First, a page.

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Lashkar also Pak proxy, says Mullen

world Updated: Sep 30, 2011 00:17 IST
Yashwant Raj

Departing US chairman of the joint chiefs of staff Mike Mullen is not only sticking to every word of his testimony on the Haqqani network, he has now said Pakistan uses Lashkar-e-Taiba, a terrorist outfit targeting India, as a proxy.

Mullen told a radio interviewer on Wednesday that Pakistan supports “insurgent groups and proxies” and that a group that has been supported “historically” is Lashkar — an outfit responsible for the 2008 Mumbai attacks.

India has long maintained that the LeT has been an arm of the Pakistani military and the ISI. And the US itself knows it now from the testimony of David Headley, the man who surveyed the targets for the 2008 attacks. ISI officers — Major Iqbal specifically — were actively involved in the planning and execution of the attacks.

The Obama administration has since the testimony tried to “walk back” Admiral Mullen’s blunt description of Pakistan’s role in aiding and supporting terrorists: he had called the Haqqanis a “veritable arm” of the Pakistani military.

He had referred specially to the attacks on Intercontinental Hotel in Kabul, and the September 13 attack on the US embassy there. The embassy attackers had been in touch with their Pakistani handlers during the operation. And the US intelligence was listening in.

The cellphones were later found at the incident site, with the call logs intact. While this has been cited as evidence of Pakistan’s complicity there are others who doubt it proves anything that specifically.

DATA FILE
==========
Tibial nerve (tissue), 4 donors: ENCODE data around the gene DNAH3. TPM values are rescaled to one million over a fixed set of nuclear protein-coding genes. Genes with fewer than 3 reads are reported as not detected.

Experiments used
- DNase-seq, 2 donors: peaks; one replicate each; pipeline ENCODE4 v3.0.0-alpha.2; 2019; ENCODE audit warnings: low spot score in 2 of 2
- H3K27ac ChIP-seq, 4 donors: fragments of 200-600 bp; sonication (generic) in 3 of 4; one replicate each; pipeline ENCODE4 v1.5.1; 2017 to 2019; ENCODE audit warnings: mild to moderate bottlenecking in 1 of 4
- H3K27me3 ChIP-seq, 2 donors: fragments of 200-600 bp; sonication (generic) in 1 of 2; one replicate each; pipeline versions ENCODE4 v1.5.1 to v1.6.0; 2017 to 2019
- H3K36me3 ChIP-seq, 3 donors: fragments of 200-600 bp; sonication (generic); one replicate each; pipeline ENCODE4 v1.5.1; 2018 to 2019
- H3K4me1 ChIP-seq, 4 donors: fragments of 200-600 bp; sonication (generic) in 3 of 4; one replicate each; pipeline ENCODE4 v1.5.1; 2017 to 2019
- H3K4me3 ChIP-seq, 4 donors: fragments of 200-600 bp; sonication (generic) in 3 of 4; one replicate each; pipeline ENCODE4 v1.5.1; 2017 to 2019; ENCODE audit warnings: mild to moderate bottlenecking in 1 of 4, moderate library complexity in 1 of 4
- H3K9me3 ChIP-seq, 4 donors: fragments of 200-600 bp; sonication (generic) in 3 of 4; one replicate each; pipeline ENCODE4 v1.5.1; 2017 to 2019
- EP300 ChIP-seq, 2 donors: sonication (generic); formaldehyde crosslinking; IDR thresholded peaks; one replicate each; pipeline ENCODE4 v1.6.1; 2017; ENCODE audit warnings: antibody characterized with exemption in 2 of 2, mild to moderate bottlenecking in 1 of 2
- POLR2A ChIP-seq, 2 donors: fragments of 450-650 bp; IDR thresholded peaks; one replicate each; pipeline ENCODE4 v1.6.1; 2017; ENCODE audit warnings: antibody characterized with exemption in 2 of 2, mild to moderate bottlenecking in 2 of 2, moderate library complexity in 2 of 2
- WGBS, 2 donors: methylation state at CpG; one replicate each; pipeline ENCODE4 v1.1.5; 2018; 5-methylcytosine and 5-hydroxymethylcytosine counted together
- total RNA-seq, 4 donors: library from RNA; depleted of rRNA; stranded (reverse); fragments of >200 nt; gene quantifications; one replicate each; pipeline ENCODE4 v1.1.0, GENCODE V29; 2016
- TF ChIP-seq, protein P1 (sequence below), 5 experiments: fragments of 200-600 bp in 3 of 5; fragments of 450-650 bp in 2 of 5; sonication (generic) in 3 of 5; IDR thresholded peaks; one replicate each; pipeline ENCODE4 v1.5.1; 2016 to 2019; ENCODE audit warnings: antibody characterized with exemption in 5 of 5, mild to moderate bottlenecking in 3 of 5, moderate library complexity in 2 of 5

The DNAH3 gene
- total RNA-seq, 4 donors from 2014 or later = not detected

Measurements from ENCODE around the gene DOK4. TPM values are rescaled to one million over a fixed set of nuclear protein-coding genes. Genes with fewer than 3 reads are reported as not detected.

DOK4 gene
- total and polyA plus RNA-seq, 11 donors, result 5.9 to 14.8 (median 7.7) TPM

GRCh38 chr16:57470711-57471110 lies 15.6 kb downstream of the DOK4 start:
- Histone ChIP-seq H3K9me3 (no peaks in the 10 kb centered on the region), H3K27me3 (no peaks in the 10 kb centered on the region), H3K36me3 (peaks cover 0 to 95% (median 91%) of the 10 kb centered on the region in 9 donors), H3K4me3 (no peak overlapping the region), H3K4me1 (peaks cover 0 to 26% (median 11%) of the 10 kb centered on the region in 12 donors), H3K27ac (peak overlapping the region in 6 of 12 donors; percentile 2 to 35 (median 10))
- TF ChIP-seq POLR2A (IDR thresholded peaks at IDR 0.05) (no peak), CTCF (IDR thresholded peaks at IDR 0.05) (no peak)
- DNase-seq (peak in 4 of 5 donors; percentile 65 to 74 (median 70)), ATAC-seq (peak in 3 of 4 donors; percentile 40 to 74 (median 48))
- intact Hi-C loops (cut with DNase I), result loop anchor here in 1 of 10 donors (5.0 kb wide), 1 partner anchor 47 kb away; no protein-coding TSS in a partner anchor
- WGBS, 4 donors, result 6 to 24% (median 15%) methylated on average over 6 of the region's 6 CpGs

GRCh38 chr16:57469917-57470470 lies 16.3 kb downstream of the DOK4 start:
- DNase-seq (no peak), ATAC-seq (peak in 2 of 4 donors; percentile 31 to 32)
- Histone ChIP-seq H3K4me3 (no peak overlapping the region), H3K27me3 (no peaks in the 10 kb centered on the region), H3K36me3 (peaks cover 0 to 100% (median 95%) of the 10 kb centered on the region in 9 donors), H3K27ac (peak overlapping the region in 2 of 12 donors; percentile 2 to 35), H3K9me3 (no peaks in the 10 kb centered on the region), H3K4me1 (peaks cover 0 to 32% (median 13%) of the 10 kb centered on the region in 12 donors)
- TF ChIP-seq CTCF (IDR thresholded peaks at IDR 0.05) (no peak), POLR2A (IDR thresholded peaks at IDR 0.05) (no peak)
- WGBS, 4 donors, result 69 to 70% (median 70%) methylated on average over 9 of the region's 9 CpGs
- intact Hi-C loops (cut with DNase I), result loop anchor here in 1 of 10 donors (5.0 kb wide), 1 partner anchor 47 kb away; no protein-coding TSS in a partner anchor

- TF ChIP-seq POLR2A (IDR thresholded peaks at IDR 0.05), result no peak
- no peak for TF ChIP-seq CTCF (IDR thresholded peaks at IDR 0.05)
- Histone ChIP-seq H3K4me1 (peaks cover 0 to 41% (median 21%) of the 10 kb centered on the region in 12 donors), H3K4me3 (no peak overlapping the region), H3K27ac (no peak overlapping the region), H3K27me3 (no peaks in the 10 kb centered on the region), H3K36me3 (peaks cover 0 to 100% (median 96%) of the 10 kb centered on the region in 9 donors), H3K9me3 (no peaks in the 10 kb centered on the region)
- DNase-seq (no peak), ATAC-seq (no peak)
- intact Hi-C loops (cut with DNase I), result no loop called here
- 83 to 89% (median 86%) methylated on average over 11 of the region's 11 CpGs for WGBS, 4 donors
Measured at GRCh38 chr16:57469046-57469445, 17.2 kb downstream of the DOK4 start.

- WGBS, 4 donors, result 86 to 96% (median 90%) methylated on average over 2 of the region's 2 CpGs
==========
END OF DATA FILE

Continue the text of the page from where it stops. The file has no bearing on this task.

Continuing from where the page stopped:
But some in the administration are also saying that this one incident should not be taken in isolation. There was a recent instance of the Pakistanis tipping terrorists before raiding their hideout on the basis of information provided by the US.

“They didn’t find anyone at the hideout,” said a source.

Those trying to distance the administration from Admiral Mullen’s testimony are careful not to repudiate completely what he has said, as there is general acceptance in the US of Pakistan’s duplicitous role in the fight against terrorists. But Mullen is clearly undeterred.

When asked by an National Public Radio interviewer on Wednesday if in the light of the administration’s reaction he would like to re-word his statement, he said, “I phrased it the way I wanted it to be phrased.”

Mullen intended it to be that way. Former state department official Dan Markey believes Mullen’s statement has served the purpose as intended perhaps. “He has simply changed history by taking the step he did,” Markey said.

“Mullen has boxed in the administration and given considerable ammunition to people on the Capitol Hill (house of the US congress) who will be looking to constraint or cut off assistance to Pakistan,” Markey added.

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